Accountability is defined as a personal choice to rise above one’s circumstances and to demonstrate the ownership necessary to achieving the key results. Often accountability is confused with responsibility yet the two are separate roles. Accountability gives assurance that organizations are willing to be evaluated by stakeholders on their responsibilities, actions and behaviors. Accountability clearly is crucial to workplace success and without accountability organizations’ future and current goals are jeopardized.
The cancer in most organizations especially during times of economic recession is the “them” and “us” mentality. This is a cliché in most organizations which has resulted in blame games with no one taking ownership of anything and willing to go the extra mile. Oftentimes as leaders we complain about employees’ lack of accountability, but such problems are more likely due to lack of responsibility as the leadership. Once leadership shows signs of disengagement during challenging times this will result in the majority of the workforce not wanting to rise above these circumstances. Leaders must send clear and unequivocal messages to the team and show by example that achieving organizations’ goals is every team members’ responsibility.
Accountability in leaders requires a mental shift in the workplaces. Leadership needs to make positive choices/ decisions that they act upon. Employees need to feel empowered to make decisions within their role parameters to encourage accountability. Leaders, when we demonstrate accountability, we become an inspiration to others to exude the same traits.
When leaders embrace accountability to change those unfavorable circumstances in organizations productivity increases as teams view this as a commitment to overcome and achieve. However, we need to be cognizant that the key number one factor to change is yourself. If we are to continually think the little benefits realized by the organization should be for the top echelons only, then clearly, we are far from being accountable. With this approach winning with people remains a fad. Why, because for leaders to win with people there is need to celebrate success with the team.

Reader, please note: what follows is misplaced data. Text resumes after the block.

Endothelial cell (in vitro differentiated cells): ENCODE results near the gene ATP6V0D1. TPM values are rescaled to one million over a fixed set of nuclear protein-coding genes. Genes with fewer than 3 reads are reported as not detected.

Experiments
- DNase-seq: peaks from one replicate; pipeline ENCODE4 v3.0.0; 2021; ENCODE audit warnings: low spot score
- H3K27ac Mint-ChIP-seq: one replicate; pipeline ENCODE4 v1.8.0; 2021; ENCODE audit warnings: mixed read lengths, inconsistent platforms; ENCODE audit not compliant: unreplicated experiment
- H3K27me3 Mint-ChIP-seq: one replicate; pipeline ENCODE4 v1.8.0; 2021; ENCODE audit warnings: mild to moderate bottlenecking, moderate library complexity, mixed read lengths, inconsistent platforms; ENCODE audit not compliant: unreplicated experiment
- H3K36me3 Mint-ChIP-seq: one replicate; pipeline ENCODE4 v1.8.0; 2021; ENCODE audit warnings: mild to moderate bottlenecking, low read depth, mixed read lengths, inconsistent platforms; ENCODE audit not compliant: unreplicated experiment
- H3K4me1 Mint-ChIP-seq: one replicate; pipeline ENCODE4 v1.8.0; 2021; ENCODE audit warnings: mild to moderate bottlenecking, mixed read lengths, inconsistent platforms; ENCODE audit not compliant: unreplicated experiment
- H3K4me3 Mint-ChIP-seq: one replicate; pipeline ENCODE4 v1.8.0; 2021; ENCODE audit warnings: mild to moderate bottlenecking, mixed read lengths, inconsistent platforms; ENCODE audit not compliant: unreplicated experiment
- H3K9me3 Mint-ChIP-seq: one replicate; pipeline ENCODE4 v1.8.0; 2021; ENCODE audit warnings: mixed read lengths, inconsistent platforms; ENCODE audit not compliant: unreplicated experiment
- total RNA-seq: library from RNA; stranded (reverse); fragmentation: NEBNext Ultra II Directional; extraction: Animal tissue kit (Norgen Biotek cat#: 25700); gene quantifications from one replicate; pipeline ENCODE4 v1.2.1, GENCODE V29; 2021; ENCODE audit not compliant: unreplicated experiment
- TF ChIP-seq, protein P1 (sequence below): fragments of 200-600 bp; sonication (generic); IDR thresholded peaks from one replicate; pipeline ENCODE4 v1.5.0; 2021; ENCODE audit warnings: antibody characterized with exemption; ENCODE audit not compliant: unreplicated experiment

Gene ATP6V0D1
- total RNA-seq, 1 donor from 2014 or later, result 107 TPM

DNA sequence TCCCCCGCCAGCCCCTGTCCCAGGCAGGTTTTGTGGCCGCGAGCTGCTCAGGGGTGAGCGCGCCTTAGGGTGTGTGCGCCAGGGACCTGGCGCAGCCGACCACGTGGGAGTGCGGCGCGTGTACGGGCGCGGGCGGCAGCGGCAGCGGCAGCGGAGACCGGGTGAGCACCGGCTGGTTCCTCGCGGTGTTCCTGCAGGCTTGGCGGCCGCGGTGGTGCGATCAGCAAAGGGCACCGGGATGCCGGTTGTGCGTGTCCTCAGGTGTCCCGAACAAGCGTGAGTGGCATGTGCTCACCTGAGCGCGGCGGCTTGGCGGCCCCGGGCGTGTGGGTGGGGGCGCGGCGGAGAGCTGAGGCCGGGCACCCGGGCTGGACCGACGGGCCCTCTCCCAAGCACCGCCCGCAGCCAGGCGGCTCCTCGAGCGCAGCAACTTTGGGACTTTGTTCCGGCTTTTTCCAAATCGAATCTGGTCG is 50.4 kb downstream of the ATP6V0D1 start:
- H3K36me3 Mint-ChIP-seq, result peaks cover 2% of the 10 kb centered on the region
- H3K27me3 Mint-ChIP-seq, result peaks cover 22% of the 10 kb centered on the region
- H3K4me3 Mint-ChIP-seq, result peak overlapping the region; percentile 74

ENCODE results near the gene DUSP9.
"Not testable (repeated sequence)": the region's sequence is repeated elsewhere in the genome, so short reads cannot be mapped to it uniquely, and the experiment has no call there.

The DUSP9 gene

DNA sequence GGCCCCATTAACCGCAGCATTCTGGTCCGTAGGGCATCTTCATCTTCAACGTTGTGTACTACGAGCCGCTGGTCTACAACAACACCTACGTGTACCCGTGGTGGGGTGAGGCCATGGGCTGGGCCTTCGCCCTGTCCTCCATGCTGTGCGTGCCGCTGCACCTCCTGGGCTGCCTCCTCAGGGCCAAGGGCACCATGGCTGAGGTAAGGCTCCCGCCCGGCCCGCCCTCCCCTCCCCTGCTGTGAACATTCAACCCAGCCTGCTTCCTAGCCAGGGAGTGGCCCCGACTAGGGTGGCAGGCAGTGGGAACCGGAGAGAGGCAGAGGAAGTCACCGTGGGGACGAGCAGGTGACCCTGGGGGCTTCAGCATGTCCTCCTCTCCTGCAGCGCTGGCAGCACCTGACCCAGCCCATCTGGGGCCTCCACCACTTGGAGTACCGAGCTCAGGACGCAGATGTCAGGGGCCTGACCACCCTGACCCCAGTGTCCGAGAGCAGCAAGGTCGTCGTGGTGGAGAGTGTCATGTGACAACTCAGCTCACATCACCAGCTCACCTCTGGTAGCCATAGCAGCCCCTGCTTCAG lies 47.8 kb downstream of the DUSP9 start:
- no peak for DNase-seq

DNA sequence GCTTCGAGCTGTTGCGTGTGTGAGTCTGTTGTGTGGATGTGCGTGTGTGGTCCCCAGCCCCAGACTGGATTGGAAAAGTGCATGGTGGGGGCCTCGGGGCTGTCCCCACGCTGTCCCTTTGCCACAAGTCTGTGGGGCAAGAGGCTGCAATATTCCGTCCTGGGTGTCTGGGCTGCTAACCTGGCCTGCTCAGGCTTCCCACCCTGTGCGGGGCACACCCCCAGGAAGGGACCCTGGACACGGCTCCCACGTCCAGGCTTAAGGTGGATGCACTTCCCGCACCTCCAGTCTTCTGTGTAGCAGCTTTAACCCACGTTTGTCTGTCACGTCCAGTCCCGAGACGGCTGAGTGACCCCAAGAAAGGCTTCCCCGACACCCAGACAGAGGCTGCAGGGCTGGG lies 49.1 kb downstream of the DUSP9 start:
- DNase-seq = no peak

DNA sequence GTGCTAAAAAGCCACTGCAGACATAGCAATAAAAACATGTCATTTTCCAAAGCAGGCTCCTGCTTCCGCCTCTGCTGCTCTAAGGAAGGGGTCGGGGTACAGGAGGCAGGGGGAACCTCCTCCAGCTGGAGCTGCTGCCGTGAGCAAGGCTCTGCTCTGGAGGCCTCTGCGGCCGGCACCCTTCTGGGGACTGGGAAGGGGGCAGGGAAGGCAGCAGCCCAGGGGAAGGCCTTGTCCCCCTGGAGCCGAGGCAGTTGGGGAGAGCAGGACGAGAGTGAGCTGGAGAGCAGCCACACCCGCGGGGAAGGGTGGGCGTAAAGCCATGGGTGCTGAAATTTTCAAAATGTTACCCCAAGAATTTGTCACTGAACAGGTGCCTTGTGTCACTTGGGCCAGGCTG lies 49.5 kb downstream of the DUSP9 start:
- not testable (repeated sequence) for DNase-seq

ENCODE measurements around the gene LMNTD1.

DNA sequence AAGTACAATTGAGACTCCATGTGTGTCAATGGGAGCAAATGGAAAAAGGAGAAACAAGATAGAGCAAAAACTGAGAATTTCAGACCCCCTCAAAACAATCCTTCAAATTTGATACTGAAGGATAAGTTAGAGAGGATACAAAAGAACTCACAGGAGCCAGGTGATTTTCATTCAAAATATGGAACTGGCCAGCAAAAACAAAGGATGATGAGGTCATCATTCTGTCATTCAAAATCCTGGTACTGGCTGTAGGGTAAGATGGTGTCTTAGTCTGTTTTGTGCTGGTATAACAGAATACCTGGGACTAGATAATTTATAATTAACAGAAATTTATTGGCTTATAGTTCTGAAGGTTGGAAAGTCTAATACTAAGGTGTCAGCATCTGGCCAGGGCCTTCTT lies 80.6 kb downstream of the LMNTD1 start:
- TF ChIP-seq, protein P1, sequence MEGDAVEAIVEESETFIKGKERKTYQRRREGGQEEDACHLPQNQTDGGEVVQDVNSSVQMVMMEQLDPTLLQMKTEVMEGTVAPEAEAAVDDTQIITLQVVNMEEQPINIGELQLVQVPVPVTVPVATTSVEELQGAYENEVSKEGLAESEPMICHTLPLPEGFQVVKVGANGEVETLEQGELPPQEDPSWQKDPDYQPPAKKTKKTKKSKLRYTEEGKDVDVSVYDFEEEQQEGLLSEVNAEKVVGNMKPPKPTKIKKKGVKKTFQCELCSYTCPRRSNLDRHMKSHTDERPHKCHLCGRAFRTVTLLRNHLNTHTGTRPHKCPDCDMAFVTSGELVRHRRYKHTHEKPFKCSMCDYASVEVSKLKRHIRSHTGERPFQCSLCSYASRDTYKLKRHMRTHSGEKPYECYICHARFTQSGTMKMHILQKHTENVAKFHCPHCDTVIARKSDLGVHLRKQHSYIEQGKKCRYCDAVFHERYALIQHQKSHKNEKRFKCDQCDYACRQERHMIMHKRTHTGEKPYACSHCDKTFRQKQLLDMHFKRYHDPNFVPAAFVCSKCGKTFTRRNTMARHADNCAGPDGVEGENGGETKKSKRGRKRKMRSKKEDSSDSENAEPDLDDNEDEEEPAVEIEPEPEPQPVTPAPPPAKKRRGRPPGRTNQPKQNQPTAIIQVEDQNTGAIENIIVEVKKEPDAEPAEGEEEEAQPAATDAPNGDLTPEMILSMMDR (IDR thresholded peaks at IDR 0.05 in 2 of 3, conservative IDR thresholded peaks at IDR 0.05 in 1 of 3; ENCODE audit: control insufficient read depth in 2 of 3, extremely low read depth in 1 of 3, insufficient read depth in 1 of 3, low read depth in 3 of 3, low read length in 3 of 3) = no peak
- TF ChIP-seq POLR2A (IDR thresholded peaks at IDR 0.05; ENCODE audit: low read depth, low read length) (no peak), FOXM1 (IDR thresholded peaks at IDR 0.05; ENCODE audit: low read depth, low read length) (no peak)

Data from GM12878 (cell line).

It is also true in the world of truism that one cannot give what they do not have. This may mean that as a leader you are only able to take a person as far as you have gone yourself. This is precisely why developing accountability in leaders and even in employees remains the biggest challenge for most leaders. Leaders who do not know their values, resultantly breed unaccountability. Organizations are suffering from accountability challenges because leadership lacks it, do not believe in it hence fail to practice it.
In this game, being accountable has nothing to do with your level of confidence or the amount of salary you get – no its your value. What personal value do you embrace as a person? Who you are is the greatest asset you will ever possess. Lack of discipline in leaders is cited as another challenge to accountability. Once your personal values are integrated with corporate values, disciple follows as one tries to achieve desired outcomes. Disciple in itself can lead to accountability for leader because no matter how much power and authority they have they will demonstrate ownership.
Communication gap can be another contributing factor. Employees have witnessed leaders at all levels in organizations that do not respond to communication and starve the team of information. Meaningful communication inspires positive attitudes towards work. Some managers set unclear priorities yet successful enterprises need major objectives to act as beacons that guide all. Low morale can manifest due to lack of accountability in a variety of ways, but it normally stems from inadequate and ineffective communication. Accountable leaders make the workplace a more collaborative and authentic space where employees feel respected hence there is need to learn to communicate more effectively and often.
Disengaged employees fail to connect their day to day work with the organization key results. Usually where there is a gap between desired and the critical, it is only positive accountability that bridges it. In trying to bridge this gap avoid punitive and reactionary measures. Positive accountability champions individuals and teams recognizing them for their good work and encouraging everyone to work together to hit performance targets. A low level of trust contributes to negative relationships among colleagues and across the organization.
In conclusion, once we commit to accountability as organizations, we will make well informed decisions whose consequences we will try to anticipate. High organization expectations drive leaders to inspire their teams and when you know others are taking their lead from you; accountability ceases to be a choice. It is accountability that keeps our focus on customer satisfaction, staff engagement and the need to continuously improve. Leaders today should know that accountability creates a culture of trust and engagement and exceptional performance hence the need for effective practices and mindset change.
Emmanuel Jinda is the Managing Consultant of PROSERVE Consulting Group, a leading supplier of Professional Human Resources and Management services locally, regionally and internationally. He can be contacted at Tel: 263 773004143 or 263 242 772778 or visit our website at www.proservehr.com